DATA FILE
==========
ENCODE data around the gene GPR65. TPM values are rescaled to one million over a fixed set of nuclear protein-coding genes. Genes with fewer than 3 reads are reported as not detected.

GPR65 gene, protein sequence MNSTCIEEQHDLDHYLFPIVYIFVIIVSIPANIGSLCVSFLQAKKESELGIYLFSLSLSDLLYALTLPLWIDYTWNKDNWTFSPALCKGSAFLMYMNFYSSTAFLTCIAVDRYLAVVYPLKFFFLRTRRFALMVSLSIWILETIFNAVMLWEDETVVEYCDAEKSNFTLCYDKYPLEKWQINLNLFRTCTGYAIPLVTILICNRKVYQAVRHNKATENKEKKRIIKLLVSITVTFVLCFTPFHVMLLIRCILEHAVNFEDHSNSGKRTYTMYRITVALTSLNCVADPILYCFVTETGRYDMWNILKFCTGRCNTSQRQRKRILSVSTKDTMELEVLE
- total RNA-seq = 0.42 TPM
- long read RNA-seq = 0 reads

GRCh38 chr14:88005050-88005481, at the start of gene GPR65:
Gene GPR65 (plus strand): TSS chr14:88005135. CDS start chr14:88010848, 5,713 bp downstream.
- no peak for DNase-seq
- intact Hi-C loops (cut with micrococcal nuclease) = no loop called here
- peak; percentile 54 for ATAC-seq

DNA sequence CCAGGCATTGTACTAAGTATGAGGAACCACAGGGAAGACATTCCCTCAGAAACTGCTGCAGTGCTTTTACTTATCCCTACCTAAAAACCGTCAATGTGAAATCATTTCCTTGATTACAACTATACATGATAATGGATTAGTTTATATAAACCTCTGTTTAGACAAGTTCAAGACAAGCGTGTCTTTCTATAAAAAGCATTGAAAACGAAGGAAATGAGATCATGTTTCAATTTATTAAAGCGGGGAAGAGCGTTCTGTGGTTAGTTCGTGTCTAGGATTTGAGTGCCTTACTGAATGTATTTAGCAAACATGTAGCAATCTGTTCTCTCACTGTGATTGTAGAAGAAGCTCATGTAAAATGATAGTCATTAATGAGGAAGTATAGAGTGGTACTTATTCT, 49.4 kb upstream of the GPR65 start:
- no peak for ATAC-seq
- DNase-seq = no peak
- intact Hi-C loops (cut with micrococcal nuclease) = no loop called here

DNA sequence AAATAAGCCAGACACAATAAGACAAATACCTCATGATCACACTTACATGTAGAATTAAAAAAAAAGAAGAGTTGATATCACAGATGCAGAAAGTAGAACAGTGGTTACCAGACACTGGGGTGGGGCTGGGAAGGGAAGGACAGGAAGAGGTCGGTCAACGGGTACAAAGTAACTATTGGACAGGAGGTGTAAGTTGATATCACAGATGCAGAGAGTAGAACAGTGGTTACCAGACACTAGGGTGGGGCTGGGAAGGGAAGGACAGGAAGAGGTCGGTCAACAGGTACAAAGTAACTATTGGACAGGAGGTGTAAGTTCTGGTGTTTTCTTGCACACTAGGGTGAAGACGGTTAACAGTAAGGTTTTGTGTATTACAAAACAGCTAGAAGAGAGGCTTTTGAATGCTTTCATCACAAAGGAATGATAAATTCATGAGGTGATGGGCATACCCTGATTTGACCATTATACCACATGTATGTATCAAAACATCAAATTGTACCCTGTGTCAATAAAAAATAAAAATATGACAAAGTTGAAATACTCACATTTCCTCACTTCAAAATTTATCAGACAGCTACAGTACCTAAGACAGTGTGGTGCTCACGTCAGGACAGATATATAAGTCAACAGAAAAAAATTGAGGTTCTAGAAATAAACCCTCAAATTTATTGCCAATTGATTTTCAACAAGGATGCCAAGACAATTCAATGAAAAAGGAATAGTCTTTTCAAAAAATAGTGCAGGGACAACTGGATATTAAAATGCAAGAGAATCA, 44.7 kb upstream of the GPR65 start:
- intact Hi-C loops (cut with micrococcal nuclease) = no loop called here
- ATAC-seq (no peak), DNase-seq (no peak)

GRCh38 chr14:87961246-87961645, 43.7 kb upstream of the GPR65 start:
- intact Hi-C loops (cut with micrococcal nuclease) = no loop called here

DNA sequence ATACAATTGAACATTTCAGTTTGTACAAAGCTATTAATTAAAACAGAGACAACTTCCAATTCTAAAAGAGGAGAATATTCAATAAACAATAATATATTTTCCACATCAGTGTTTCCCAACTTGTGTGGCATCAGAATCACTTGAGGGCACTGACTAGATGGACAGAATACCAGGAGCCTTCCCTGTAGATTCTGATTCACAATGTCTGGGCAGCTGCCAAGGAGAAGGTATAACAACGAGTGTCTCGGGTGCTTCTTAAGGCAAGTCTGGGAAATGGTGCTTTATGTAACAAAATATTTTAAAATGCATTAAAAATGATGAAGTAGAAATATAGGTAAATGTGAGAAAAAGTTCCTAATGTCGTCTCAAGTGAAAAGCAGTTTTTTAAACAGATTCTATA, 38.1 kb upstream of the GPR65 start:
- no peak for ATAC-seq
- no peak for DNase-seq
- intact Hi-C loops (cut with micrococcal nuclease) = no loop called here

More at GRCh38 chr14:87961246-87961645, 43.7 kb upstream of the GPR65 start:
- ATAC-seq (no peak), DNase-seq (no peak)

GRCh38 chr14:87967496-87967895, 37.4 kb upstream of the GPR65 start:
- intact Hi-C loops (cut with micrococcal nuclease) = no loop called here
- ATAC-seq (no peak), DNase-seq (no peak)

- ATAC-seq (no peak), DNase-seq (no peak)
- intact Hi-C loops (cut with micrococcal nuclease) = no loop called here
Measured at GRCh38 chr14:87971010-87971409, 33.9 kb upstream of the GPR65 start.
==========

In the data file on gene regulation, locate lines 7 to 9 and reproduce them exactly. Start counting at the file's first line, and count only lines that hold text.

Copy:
- no peak for DNase-seq
- intact Hi-C loops (cut with micrococcal nuclease) = no loop called here
- peak; percentile 54 for ATAC-seq